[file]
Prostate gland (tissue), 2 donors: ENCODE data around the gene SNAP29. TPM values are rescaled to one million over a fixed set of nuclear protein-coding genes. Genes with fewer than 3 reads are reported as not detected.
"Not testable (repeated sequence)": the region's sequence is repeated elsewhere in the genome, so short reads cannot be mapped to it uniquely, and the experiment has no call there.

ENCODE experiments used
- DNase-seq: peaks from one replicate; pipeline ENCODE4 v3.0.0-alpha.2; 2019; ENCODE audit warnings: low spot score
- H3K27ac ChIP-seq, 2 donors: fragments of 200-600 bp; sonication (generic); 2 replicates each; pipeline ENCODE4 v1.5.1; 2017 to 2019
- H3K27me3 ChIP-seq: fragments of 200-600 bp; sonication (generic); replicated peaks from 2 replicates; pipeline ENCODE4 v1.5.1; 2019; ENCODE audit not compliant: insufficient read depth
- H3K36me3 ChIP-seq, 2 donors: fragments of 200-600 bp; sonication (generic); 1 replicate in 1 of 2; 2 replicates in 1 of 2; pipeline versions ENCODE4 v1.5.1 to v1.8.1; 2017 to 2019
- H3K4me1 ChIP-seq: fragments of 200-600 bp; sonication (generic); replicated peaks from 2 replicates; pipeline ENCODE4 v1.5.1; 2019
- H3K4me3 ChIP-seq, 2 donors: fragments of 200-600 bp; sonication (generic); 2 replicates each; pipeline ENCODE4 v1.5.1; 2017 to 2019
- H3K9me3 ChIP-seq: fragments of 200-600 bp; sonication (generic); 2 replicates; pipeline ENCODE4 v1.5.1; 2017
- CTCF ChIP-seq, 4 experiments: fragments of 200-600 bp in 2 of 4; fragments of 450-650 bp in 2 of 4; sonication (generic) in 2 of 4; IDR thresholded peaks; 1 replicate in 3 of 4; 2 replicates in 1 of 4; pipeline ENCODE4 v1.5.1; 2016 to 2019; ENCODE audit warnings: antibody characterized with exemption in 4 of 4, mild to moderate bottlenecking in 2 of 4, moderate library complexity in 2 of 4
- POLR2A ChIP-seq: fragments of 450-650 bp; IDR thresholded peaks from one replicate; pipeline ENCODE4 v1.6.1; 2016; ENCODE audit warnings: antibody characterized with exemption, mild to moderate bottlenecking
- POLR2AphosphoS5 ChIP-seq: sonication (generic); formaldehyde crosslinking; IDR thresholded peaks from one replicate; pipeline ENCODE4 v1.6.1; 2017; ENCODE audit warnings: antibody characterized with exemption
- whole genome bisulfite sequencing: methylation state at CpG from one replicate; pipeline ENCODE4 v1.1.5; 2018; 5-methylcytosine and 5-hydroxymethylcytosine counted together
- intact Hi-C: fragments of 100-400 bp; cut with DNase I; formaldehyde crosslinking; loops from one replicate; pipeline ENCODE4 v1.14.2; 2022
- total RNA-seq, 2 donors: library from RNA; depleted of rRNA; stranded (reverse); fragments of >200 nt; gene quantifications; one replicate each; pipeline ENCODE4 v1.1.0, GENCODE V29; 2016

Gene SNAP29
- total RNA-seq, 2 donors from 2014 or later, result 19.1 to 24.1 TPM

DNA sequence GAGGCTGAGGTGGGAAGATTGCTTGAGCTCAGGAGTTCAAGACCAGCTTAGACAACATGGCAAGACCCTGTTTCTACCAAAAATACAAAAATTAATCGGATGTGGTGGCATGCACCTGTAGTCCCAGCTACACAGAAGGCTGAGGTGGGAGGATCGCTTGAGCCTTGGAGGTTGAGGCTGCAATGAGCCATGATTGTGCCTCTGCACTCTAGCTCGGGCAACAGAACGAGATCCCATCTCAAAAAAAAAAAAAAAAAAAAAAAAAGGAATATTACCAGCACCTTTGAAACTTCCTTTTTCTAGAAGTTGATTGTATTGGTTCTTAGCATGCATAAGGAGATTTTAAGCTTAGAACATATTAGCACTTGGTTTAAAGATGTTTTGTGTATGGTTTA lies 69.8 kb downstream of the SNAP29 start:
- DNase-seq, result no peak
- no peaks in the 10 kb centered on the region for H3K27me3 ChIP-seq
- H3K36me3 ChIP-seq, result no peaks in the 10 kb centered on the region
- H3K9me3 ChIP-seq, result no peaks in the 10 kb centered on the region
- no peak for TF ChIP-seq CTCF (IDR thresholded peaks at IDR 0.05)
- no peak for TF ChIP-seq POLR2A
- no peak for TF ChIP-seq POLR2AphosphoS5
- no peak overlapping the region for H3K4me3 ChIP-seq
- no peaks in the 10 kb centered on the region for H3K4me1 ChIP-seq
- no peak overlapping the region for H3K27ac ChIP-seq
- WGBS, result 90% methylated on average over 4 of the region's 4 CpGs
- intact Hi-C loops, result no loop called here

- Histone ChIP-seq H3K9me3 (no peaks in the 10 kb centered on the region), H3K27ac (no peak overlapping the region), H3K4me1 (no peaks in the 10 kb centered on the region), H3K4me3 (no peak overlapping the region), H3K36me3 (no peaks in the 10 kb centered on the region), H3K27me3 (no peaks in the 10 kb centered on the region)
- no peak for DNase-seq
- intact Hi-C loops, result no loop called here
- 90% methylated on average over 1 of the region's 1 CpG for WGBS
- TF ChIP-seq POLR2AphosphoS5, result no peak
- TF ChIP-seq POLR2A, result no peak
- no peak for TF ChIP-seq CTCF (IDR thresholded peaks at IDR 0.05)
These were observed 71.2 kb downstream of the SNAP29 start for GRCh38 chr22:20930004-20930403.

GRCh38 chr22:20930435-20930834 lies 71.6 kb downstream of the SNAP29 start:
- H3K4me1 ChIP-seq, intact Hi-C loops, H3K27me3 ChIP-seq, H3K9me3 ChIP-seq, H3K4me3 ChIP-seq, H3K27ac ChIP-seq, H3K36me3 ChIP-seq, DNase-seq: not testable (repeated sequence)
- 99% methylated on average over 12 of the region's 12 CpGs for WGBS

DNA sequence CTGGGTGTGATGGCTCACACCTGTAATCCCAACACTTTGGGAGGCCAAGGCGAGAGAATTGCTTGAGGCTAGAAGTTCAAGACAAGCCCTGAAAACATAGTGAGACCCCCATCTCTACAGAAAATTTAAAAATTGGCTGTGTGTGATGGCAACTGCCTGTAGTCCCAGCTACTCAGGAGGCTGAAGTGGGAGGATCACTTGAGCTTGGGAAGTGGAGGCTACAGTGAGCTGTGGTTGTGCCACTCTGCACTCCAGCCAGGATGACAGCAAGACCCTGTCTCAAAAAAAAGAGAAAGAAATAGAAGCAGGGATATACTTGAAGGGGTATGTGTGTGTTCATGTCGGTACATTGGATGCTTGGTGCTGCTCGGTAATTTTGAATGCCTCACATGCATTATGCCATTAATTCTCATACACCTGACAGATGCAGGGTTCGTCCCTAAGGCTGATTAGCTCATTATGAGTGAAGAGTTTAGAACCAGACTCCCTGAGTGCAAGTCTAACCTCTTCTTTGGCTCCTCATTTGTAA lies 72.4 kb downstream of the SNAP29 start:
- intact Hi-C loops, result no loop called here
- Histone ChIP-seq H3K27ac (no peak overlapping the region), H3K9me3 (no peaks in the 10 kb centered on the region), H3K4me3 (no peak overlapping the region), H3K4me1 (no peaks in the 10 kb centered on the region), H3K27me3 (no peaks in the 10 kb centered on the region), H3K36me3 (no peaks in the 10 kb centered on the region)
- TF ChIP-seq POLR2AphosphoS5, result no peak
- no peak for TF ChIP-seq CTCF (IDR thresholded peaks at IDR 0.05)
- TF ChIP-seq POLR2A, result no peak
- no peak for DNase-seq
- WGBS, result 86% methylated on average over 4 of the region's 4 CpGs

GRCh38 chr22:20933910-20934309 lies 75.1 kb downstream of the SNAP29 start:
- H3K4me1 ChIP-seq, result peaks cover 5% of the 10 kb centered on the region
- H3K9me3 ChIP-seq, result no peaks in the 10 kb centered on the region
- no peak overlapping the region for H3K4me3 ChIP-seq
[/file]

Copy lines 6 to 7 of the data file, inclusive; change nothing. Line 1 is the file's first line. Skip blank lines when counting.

- H3K27me3 ChIP-seq: fragments of 200-600 bp; sonication (generic); replicated peaks from 2 replicates; pipeline ENCODE4 v1.5.1; 2019; ENCODE audit not compliant: insufficient read depth
- H3K36me3 ChIP-seq, 2 donors: fragments of 200-600 bp; sonication (generic); 1 replicate in 1 of 2; 2 replicates in 1 of 2; pipeline versions ENCODE4 v1.5.1 to v1.8.1; 2017 to 2019